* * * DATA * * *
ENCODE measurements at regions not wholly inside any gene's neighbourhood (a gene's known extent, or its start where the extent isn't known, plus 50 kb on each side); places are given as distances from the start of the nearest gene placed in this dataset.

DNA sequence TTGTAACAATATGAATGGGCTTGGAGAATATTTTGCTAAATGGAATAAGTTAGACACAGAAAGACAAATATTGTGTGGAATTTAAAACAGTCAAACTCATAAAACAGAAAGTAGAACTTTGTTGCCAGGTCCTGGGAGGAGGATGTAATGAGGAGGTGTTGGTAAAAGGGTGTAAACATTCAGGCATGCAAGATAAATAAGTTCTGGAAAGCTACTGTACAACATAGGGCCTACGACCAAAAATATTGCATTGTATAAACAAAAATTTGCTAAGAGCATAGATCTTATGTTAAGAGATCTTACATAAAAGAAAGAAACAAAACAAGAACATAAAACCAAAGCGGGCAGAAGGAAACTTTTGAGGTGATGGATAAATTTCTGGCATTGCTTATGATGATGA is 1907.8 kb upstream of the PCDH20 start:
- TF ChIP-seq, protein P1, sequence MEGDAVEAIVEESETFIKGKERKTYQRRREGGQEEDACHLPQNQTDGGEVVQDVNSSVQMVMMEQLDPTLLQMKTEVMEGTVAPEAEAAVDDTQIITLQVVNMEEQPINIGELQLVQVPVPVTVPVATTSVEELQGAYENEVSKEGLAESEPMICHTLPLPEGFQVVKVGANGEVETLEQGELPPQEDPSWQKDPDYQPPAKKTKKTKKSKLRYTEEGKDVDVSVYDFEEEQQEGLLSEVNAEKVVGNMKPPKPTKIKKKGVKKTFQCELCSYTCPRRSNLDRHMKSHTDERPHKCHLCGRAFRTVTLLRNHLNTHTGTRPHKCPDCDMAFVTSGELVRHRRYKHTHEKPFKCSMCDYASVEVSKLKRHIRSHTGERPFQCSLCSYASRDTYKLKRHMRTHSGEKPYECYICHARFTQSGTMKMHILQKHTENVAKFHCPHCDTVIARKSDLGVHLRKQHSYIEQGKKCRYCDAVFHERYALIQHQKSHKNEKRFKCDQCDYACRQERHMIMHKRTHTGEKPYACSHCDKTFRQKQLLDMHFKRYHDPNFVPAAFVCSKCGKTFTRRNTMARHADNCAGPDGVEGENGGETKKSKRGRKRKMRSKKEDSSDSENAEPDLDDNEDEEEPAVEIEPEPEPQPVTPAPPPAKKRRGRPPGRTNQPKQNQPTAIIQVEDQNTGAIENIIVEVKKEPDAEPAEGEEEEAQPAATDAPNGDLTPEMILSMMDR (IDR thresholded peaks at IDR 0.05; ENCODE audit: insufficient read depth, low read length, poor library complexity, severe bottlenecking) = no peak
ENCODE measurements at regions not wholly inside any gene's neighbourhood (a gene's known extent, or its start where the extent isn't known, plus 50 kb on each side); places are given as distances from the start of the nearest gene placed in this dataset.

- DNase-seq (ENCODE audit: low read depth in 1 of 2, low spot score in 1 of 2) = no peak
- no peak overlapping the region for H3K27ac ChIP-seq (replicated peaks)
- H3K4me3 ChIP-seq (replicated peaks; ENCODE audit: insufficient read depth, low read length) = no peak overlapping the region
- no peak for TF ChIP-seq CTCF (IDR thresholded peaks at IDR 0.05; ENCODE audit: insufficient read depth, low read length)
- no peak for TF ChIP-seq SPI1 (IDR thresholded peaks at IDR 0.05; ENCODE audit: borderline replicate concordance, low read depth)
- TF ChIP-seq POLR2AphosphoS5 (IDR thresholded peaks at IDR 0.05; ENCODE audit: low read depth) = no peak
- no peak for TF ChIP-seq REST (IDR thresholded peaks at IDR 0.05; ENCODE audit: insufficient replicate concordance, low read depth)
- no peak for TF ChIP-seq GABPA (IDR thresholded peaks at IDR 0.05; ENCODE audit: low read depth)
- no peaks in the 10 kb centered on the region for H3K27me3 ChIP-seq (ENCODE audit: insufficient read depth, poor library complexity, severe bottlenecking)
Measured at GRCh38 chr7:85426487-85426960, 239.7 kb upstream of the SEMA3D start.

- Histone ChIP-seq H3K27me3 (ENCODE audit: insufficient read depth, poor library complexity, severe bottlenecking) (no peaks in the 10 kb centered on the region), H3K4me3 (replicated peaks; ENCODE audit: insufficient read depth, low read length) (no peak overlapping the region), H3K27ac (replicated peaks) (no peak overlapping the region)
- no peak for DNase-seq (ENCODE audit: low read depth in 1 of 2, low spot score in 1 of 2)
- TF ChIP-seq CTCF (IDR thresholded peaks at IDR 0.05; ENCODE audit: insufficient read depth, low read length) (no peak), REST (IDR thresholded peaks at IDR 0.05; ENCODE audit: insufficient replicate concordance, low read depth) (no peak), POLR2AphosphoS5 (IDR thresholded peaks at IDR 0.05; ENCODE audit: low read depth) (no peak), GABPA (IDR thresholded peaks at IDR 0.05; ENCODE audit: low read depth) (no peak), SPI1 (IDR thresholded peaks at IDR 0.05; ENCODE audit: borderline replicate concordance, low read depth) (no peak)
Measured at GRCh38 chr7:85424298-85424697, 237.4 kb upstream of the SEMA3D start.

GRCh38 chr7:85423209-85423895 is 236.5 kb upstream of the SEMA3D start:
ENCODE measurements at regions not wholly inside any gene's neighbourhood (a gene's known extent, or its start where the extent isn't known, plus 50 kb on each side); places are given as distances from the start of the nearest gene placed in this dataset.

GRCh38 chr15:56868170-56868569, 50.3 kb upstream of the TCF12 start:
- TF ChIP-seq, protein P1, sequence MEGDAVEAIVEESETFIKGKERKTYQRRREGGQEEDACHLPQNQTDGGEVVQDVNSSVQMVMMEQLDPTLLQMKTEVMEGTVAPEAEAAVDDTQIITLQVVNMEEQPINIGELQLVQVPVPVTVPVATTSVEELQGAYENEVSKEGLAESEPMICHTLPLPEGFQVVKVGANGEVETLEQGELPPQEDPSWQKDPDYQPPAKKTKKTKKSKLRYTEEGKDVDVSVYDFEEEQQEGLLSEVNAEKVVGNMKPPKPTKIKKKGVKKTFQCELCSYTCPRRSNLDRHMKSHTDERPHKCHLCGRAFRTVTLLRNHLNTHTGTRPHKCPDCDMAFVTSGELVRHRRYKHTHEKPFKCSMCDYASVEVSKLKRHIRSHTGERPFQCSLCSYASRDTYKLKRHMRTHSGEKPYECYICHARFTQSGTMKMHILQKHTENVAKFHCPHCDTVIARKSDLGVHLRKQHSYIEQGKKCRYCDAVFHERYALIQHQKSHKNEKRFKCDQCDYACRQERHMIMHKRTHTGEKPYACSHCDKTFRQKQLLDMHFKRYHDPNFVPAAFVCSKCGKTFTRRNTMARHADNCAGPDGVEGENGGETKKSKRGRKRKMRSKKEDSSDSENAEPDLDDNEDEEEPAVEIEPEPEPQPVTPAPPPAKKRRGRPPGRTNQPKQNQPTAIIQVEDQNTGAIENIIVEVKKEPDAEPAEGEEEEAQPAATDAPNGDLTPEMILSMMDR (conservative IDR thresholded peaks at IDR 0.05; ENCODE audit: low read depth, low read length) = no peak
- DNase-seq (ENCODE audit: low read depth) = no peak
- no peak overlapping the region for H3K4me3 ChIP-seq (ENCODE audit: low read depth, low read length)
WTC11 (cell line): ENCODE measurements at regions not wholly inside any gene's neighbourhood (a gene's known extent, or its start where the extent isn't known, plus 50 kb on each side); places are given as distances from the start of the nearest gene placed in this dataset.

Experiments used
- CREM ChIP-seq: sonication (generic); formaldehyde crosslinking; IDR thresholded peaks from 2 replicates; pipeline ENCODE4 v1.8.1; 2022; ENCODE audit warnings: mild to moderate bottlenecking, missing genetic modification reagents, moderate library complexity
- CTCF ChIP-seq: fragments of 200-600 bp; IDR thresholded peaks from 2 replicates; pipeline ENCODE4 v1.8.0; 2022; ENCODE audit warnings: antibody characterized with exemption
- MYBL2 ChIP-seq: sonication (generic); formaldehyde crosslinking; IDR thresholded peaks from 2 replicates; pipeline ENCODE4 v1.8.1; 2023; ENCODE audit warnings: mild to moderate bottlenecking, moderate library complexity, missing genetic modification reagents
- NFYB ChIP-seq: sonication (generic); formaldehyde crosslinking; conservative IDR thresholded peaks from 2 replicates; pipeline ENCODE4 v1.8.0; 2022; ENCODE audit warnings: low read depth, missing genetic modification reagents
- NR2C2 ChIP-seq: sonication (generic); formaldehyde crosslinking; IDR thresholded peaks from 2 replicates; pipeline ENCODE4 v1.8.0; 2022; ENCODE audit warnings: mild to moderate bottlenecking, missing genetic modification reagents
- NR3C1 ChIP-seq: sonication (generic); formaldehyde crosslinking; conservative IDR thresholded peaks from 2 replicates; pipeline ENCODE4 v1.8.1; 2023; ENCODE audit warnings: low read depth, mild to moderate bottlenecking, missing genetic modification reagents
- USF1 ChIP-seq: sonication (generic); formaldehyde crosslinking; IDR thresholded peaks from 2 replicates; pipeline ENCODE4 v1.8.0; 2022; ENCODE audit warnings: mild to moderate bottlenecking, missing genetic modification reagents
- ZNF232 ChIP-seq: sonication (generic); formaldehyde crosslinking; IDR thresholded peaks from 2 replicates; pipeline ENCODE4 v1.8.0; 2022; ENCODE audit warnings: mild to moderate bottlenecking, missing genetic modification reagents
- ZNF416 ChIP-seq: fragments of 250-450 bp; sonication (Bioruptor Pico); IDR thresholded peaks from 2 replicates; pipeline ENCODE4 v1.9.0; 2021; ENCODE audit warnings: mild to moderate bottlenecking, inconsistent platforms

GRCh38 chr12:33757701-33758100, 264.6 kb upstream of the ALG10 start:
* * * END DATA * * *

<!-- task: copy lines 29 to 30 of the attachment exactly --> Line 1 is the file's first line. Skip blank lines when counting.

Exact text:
- MYBL2 ChIP-seq: sonication (generic); formaldehyde crosslinking; IDR thresholded peaks from 2 replicates; pipeline ENCODE4 v1.8.1; 2023; ENCODE audit warnings: mild to moderate bottlenecking, moderate library complexity, missing genetic modification reagents
- NFYB ChIP-seq: sonication (generic); formaldehyde crosslinking; conservative IDR thresholded peaks from 2 replicates; pipeline ENCODE4 v1.8.0; 2022; ENCODE audit warnings: low read depth, missing genetic modification reagents